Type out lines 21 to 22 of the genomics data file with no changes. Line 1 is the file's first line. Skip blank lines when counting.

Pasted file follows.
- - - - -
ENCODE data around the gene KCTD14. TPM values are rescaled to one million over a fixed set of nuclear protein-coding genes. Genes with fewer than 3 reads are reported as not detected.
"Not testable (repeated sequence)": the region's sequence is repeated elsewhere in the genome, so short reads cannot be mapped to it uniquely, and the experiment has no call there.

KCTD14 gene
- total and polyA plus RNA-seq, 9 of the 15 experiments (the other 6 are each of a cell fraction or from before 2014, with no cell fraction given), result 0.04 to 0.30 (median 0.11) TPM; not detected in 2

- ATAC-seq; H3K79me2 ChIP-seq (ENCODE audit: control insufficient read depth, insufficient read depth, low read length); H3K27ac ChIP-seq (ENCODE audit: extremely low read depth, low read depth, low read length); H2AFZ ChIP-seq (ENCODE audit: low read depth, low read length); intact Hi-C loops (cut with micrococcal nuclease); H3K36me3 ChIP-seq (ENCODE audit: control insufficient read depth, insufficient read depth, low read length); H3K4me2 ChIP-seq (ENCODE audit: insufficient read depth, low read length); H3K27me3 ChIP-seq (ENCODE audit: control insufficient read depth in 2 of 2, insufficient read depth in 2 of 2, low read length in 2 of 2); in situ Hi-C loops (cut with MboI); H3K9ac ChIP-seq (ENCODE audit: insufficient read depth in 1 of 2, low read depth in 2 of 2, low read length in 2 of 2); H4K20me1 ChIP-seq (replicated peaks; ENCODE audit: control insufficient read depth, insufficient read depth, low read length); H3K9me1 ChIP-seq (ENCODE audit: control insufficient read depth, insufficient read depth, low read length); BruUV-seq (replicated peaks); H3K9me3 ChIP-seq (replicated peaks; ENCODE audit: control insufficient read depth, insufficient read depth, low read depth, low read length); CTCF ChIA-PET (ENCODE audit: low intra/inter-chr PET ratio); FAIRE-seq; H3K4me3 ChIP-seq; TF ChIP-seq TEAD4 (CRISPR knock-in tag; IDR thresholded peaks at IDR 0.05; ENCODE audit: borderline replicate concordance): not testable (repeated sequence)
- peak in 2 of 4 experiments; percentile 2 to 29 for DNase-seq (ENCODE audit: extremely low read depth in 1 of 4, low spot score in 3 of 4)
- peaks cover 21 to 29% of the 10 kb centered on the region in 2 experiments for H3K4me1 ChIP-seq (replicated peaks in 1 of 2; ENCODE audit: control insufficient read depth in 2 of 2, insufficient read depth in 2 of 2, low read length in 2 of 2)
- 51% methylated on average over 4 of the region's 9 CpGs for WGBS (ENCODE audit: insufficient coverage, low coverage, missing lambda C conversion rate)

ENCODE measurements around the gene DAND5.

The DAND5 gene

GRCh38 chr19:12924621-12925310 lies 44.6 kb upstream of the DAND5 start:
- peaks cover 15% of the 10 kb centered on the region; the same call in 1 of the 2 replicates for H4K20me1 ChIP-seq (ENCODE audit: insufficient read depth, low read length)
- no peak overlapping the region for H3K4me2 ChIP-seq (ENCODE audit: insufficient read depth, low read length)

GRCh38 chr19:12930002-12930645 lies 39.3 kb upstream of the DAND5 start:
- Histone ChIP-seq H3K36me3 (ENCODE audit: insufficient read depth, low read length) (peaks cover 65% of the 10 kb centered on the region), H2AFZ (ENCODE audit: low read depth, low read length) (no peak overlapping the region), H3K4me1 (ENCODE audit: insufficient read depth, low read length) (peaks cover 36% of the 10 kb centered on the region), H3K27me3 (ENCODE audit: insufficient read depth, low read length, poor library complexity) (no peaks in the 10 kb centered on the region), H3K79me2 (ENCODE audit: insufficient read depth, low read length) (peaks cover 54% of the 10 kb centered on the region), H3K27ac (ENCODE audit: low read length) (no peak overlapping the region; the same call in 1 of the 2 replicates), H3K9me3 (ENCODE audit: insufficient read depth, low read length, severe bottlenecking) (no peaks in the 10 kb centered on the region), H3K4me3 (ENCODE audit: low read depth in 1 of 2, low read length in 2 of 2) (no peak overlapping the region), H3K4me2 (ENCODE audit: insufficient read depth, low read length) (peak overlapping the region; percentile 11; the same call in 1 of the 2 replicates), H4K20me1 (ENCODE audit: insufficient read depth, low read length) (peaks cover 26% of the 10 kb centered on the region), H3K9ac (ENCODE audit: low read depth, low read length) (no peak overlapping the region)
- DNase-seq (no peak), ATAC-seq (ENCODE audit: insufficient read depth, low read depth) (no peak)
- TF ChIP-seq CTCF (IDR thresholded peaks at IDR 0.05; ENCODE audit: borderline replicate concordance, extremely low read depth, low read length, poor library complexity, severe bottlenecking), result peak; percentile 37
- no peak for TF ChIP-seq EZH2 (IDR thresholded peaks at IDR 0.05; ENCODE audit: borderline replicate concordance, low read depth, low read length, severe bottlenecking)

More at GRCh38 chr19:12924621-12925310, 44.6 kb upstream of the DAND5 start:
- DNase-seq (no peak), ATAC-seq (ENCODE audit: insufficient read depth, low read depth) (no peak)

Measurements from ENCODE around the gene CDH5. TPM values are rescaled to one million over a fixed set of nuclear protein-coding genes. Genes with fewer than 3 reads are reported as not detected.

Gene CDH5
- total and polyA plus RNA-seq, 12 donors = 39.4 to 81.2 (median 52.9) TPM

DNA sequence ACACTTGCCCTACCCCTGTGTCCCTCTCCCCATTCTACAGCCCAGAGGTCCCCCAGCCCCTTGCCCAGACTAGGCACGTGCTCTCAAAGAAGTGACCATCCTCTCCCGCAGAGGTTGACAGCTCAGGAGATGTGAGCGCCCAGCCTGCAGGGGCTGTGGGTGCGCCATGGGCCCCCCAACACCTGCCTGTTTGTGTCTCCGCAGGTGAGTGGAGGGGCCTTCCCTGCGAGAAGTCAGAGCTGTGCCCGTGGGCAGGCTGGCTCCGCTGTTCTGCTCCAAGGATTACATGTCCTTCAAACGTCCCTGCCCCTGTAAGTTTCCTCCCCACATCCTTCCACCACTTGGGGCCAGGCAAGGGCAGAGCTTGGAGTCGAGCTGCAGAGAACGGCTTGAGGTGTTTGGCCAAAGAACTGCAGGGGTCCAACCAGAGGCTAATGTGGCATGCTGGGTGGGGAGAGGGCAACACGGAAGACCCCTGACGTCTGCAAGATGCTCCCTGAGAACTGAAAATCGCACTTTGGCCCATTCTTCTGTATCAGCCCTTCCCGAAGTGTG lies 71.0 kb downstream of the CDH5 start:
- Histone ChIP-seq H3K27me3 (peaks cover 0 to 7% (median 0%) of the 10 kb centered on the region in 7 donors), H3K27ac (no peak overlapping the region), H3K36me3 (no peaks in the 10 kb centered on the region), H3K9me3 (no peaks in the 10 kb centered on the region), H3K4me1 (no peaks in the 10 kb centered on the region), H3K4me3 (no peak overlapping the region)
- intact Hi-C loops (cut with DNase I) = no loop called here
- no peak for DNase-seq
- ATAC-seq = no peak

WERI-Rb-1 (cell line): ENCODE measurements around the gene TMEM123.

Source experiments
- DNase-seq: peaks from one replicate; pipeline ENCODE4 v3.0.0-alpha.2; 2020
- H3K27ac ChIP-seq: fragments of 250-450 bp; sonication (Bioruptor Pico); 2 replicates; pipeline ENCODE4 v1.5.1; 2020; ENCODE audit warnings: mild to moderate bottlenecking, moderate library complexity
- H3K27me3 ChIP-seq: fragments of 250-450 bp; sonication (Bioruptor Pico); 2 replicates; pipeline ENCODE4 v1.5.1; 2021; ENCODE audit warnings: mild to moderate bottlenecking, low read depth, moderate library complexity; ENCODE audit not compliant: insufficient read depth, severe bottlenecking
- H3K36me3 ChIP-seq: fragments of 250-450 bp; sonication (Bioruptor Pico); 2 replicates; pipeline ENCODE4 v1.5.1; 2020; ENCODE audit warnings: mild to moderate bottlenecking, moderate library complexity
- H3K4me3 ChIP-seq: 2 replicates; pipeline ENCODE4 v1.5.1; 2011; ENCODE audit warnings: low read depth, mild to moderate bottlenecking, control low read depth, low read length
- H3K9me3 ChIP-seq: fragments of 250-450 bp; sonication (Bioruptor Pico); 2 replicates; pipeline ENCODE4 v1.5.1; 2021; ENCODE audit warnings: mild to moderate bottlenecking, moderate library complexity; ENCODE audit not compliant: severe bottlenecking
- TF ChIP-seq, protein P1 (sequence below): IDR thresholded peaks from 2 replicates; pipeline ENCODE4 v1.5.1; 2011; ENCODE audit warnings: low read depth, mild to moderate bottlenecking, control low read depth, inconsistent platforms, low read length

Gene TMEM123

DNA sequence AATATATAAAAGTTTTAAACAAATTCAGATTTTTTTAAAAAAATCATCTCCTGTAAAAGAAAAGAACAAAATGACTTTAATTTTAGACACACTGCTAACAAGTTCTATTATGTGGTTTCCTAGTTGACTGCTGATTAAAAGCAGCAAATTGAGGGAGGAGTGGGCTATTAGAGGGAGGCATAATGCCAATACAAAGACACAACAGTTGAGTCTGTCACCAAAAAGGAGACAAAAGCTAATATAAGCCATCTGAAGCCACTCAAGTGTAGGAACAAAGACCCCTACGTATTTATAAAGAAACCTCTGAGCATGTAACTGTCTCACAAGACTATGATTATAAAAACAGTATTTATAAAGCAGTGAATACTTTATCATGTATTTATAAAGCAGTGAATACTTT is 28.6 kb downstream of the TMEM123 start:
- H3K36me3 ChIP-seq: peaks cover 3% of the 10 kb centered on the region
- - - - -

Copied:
Measurements from ENCODE around the gene CDH5. TPM values are rescaled to one million over a fixed set of nuclear protein-coding genes. Genes with fewer than 3 reads are reported as not detected.

Gene CDH5